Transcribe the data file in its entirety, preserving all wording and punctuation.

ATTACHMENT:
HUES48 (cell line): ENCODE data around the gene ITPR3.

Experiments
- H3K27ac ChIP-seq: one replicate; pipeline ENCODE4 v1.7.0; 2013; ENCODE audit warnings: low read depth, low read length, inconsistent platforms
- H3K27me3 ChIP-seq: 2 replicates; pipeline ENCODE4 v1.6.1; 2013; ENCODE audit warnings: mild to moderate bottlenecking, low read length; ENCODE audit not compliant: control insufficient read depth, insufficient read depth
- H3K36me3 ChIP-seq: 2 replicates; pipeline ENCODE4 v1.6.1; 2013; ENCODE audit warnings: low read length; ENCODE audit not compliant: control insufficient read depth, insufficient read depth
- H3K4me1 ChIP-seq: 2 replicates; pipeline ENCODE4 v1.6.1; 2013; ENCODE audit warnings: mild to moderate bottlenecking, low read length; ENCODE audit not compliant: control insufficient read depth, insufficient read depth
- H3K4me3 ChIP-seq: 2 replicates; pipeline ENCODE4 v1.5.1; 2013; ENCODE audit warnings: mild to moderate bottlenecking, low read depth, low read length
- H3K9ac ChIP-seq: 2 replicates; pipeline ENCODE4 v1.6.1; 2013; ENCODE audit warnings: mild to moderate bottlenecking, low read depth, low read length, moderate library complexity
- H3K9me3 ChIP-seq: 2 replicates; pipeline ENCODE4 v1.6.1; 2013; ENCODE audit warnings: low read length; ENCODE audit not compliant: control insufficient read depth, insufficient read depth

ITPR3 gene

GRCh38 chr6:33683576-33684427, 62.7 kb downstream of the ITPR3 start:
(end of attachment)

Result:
HUES48 (cell line): ENCODE data around the gene ITPR3.

Experiments
- H3K27ac ChIP-seq: one replicate; pipeline ENCODE4 v1.7.0; 2013; ENCODE audit warnings: low read depth, low read length, inconsistent platforms
- H3K27me3 ChIP-seq: 2 replicates; pipeline ENCODE4 v1.6.1; 2013; ENCODE audit warnings: mild to moderate bottlenecking, low read length; ENCODE audit not compliant: control insufficient read depth, insufficient read depth
- H3K36me3 ChIP-seq: 2 replicates; pipeline ENCODE4 v1.6.1; 2013; ENCODE audit warnings: low read length; ENCODE audit not compliant: control insufficient read depth, insufficient read depth
- H3K4me1 ChIP-seq: 2 replicates; pipeline ENCODE4 v1.6.1; 2013; ENCODE audit warnings: mild to moderate bottlenecking, low read length; ENCODE audit not compliant: control insufficient read depth, insufficient read depth
- H3K4me3 ChIP-seq: 2 replicates; pipeline ENCODE4 v1.5.1; 2013; ENCODE audit warnings: mild to moderate bottlenecking, low read depth, low read length
- H3K9ac ChIP-seq: 2 replicates; pipeline ENCODE4 v1.6.1; 2013; ENCODE audit warnings: mild to moderate bottlenecking, low read depth, low read length, moderate library complexity
- H3K9me3 ChIP-seq: 2 replicates; pipeline ENCODE4 v1.6.1; 2013; ENCODE audit warnings: low read length; ENCODE audit not compliant: control insufficient read depth, insufficient read depth

ITPR3 gene

GRCh38 chr6:33683576-33684427, 62.7 kb downstream of the ITPR3 start: